Sunday, March 18, 2012

Watch some TED talks and see what happens

We watched three different TED lectures on the theme of space the other night, the first of which closed with a reading of the following quote.  I believe this is where we need to be taken, regularly, to acquire and, it is hoped, maintain some sense of proportion, while recommitting to an immeasurable sense of wonder.

In his book Pale Blue Dot: A Vision of the Human Future in Space, the astronomer Carl Sagan related his thoughts on a deeper meaning of the photograph:
We succeeded in taking that picture [from deep space], and, if you look at it, you see a dot. That's here. That's home. That's us. On it, everyone you ever heard of, every human being who ever lived, lived out their lives. The aggregate of all our joys and sufferings, thousands of confident religions, ideologies and economic doctrines, every hunter and forager, every hero and coward, every creator and destroyer of civilizations, every king and peasant, every young couple in love, every hopeful child, every mother and father, every inventor and explorer, every teacher of morals, every corrupt politician, every superstar, every supreme leader, every saint and sinner in the history of our species, lived there on a mote of dust, suspended in a sunbeam.
The earth is a very small stage in a vast cosmic arena. Think of the rivers of blood spilled by all those generals and emperors so that in glory and in triumph they could become the momentary masters of a fraction of a dot. Think of the endless cruelties visited by the inhabitants of one corner of the dot on scarcely distinguishable inhabitants of some other corner of the dot. How frequent their misunderstandings, how eager they are to kill one another, how fervent their hatreds. Our posturings, our imagined self-importance, the delusion that we have some privileged position in the universe, are challenged by this point of pale light. Our planet is a lonely speck in the great enveloping cosmic dark. In our obscurity – in all this vastness – there is no hint that help will come from elsewhere to save us from ourselves. It is up to us. It's been said that astronomy is a humbling, and I might add, a character-building experience. To my mind, there is perhaps no better demonstration of the folly of human conceits than this distant image of our tiny world. To me, it underscores our responsibility to deal more kindly and compassionately with one another and to preserve and cherish that pale blue dot, the only home we've ever known.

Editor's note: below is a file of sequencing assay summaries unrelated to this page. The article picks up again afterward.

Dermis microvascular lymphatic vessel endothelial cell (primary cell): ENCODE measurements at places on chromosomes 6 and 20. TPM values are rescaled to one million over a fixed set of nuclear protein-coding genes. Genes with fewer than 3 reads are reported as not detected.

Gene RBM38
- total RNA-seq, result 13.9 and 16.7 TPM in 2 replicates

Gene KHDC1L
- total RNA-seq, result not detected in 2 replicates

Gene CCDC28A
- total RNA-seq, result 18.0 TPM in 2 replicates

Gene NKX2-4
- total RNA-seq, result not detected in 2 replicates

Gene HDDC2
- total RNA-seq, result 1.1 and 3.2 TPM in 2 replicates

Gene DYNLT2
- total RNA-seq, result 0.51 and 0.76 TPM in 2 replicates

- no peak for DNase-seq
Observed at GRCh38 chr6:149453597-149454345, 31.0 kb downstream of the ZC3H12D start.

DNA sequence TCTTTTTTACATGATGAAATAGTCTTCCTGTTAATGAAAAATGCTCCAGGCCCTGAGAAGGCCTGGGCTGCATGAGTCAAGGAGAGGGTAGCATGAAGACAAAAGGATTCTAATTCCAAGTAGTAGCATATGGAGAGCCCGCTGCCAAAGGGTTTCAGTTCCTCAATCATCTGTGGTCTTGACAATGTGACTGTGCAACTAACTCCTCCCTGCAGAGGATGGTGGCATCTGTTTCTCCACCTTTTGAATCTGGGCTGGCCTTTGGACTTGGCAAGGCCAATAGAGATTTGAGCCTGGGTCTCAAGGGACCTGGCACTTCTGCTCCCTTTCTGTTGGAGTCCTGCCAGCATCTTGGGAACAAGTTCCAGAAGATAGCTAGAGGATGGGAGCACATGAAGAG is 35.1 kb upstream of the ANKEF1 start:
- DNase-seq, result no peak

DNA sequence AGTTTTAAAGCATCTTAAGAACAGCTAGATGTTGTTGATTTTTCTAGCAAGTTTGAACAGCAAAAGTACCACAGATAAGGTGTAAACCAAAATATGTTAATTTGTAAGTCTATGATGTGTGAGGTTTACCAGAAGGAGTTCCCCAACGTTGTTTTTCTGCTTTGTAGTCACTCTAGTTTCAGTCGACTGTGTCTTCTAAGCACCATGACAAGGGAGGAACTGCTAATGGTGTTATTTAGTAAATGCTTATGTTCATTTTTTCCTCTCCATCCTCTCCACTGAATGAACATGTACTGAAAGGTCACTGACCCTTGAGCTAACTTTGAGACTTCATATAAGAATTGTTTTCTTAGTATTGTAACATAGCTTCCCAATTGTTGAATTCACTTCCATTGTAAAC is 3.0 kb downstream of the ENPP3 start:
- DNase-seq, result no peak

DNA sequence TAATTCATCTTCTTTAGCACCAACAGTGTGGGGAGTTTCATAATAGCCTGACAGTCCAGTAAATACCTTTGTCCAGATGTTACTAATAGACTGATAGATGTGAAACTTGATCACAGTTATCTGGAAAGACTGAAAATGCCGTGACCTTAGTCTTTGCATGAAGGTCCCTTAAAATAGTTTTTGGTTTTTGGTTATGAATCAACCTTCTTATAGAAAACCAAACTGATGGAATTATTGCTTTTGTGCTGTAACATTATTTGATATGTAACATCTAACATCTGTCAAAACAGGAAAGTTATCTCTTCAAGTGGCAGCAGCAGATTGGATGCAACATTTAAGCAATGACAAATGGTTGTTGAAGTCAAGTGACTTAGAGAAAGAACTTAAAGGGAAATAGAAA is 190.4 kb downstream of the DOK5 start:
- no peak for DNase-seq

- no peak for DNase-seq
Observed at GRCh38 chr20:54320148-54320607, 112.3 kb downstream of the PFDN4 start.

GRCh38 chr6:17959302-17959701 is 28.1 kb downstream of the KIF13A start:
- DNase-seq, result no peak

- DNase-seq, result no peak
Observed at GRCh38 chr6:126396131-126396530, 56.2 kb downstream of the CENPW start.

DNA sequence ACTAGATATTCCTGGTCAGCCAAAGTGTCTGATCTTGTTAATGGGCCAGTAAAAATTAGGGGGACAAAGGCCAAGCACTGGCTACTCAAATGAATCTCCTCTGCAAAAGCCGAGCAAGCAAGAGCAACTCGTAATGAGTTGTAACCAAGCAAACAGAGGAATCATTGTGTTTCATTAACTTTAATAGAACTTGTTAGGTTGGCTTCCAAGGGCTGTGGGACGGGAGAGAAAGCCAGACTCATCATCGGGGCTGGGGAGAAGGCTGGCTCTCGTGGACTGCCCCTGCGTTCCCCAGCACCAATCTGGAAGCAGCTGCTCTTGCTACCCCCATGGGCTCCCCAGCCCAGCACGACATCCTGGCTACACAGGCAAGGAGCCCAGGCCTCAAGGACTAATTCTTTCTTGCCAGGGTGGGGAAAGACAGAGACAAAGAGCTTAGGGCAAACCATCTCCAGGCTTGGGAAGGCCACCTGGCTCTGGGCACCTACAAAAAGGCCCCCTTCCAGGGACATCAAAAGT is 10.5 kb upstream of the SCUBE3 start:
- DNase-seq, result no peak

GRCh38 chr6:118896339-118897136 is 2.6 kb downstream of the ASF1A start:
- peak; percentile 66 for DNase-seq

14 comments:

Claire Beynon said...

Dear Marylinn

I so love these words. . . thank you for posting them here.

Lynn Margulis - Carl Sagan's first wife, and mother of his son, Dorion - wrote

“…So, what is life? Life is evolutionary exuberance; it is what happens when expanding populations of sensing, active organisms knock up against each other and work things out…

… When our lives touch those of different kingdoms – flowering and fruiting plants, recycling and sometimes hallucinogenic fungi, livestock and pet animals, healthful and weather-changing microbes – we most feel what it means to be alive. Survival seems always to require more networking, more interaction with members of other species, which integrates us further into global physiology…”

If, as Margulis posits, it is ‘teamwork that enabled life to spread on Earth’ then surely it must follow that teamwork is what is required to sustain it…

Ah, our pale blue dot. Robust. Fragile. Our place and time with it, a daily miracle.

L, C xo
(PS. I'm back home - will respond to your e- soon.)

Robert the Skeptic said...

I so miss Carl Sagan, he has left a void that has never been adequately filled by anyone else since.